Wednesday, 31 December 2014

Happy New Year

We've only had snow on the hills this winter so I had to dig back into the archives to for a suitably snowy scene for New Year of the fields, the Duddon Estuary and Black Combe taken in March 2013.

Tuesday, 30 December 2014

Yellow Bikes and Jerseys

When the Tour de France visited Yorkshire with two stages over two days Yorkshire folk got rather excited and painted yellow bicycles popped up all over the towns and countryside.  An appeal went out to knitters for 2,500 little jumpers portraying the famous tour jerseys, yellow for the race leader, polka dot for the best climber, green for the most consistent points finisher  and white for the best young rider.  The knitters went to work with gusto and eventually 23,453 were actually knitted and strung along the streets of towns and villages.
The bicycles appeared decorated and in various stages of repair or
Come the day the 'Games Makers' were wearing their yellow t-shirts, here is one directing people traffic from Harrogate railway station.
and of course there was a good spread of spectators sporting Tour yellow t-shirts and French symbols such as French berets (above) blue and white stripped jerseys and even the occasional string of onions.
There was also a good smattering of punning local businesses signs such as this Indian restaurant featuring Bradley Wiggins (nickname Wiggo) the 2012 Yellow Jersey winner.
The banners were out as the race approached and this one says "Bonjour la France et Mémé" which of course is 'Hello France' but also "and Grandma", I wonder where she was?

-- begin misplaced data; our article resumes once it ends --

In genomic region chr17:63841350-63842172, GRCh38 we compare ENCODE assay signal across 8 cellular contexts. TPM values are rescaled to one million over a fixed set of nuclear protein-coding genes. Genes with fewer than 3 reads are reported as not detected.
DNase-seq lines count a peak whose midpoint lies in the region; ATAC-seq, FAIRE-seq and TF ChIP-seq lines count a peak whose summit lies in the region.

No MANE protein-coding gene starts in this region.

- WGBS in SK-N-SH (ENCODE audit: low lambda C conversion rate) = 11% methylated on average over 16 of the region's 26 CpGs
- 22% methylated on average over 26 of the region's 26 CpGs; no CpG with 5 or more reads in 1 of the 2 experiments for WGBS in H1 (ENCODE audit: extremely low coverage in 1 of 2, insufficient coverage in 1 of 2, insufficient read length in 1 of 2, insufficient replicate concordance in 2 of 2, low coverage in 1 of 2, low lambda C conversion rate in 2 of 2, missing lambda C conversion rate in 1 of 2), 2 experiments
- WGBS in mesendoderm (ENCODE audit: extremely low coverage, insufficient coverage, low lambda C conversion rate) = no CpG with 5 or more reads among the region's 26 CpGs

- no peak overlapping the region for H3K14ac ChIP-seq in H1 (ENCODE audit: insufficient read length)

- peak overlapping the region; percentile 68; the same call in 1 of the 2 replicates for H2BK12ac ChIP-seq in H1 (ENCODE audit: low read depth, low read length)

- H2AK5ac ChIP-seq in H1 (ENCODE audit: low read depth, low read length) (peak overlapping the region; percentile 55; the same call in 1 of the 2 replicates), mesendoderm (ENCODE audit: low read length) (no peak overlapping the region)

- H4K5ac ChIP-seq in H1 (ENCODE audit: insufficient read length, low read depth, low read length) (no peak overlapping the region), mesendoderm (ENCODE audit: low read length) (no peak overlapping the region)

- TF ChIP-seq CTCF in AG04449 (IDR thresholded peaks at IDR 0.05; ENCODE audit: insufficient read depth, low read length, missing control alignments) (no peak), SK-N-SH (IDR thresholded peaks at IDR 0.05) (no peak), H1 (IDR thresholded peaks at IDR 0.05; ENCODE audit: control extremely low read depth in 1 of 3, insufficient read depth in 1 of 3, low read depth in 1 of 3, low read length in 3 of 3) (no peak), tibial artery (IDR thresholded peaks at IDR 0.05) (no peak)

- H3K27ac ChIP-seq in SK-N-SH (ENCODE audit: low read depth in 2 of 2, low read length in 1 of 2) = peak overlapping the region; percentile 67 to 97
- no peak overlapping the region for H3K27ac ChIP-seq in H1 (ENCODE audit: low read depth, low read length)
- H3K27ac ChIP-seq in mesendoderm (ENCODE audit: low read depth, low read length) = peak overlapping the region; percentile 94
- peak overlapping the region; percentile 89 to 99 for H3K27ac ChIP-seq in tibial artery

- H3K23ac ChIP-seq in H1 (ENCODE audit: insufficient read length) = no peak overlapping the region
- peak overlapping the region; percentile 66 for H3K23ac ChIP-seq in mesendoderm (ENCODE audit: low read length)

Eventually all the build up was over and the race was on.  The true yellow jersey (briefly held by Marcel Kittel here) making the starting roll out from York before the proper racing began.  While watching the race where is the best place to leave your bike?
Well possibly chained to church fencing and this particular church is St Clements, not the famous London one whose bells said oranges and lemons but they have however chimed in with lemon yellow flags.

An entry to ABC Wednesday, a journey through the alphabet, this week sojourning at Y here

Tuesday, 23 December 2014

X is for Aircraft

Inside the Royal Air Force Museum Cosford 'National Cold War Exhibition' hanger with the tail of XM598, a delta winged strategic bomber, the Avro Vulcan, whose RAF numbers all start with X so although I don't know which one the following photograph is of I can be assured I'm totally 'on theme'
Photo from Wikipedia of  a Vulcan flying  at an Air Fete of 1985
It looks like a giant moth from this angle although I'm not sure if any of them are still flying, perhaps only the XH588 might be which is owned by the "Vulcan to the Sky Trust" and on display at Robin Hood Airport.  
Here is the Cold War Exhibition hanger where XM598 is on display, taken from underneath a Hercules turboprop military transport plane.  .